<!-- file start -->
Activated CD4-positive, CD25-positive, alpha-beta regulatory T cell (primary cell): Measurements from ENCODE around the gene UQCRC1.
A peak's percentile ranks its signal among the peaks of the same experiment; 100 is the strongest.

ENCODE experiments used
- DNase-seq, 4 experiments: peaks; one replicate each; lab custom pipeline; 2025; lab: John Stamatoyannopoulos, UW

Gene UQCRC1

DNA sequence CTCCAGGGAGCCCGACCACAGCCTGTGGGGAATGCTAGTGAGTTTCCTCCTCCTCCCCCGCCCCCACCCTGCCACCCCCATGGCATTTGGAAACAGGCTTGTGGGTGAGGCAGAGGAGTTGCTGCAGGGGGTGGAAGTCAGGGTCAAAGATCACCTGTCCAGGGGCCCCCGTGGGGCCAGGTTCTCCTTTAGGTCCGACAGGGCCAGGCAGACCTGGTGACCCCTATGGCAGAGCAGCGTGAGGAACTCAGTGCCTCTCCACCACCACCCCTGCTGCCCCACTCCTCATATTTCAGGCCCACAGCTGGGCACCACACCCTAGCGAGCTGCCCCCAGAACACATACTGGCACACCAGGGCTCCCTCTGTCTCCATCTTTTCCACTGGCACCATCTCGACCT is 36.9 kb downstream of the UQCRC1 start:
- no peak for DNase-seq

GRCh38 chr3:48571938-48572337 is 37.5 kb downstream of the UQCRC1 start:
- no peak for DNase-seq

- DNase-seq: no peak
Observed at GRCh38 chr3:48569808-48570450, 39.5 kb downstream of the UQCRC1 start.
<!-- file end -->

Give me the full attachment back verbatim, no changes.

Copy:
Activated CD4-positive, CD25-positive, alpha-beta regulatory T cell (primary cell): Measurements from ENCODE around the gene UQCRC1.
A peak's percentile ranks its signal among the peaks of the same experiment; 100 is the strongest.

ENCODE experiments used
- DNase-seq, 4 experiments: peaks; one replicate each; lab custom pipeline; 2025; lab: John Stamatoyannopoulos, UW

Gene UQCRC1

DNA sequence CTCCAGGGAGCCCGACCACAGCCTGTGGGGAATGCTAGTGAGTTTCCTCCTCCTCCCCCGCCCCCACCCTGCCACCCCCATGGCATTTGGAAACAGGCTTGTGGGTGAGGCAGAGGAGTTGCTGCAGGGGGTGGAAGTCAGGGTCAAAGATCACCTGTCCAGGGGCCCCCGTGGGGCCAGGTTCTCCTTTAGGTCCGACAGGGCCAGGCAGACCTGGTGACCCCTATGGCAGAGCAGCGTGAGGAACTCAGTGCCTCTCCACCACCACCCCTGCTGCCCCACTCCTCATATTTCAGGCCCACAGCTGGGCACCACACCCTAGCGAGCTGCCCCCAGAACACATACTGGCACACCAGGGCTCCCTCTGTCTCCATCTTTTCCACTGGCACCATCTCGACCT is 36.9 kb downstream of the UQCRC1 start:
- no peak for DNase-seq

GRCh38 chr3:48571938-48572337 is 37.5 kb downstream of the UQCRC1 start:
- no peak for DNase-seq

- DNase-seq: no peak
Observed at GRCh38 chr3:48569808-48570450, 39.5 kb downstream of the UQCRC1 start.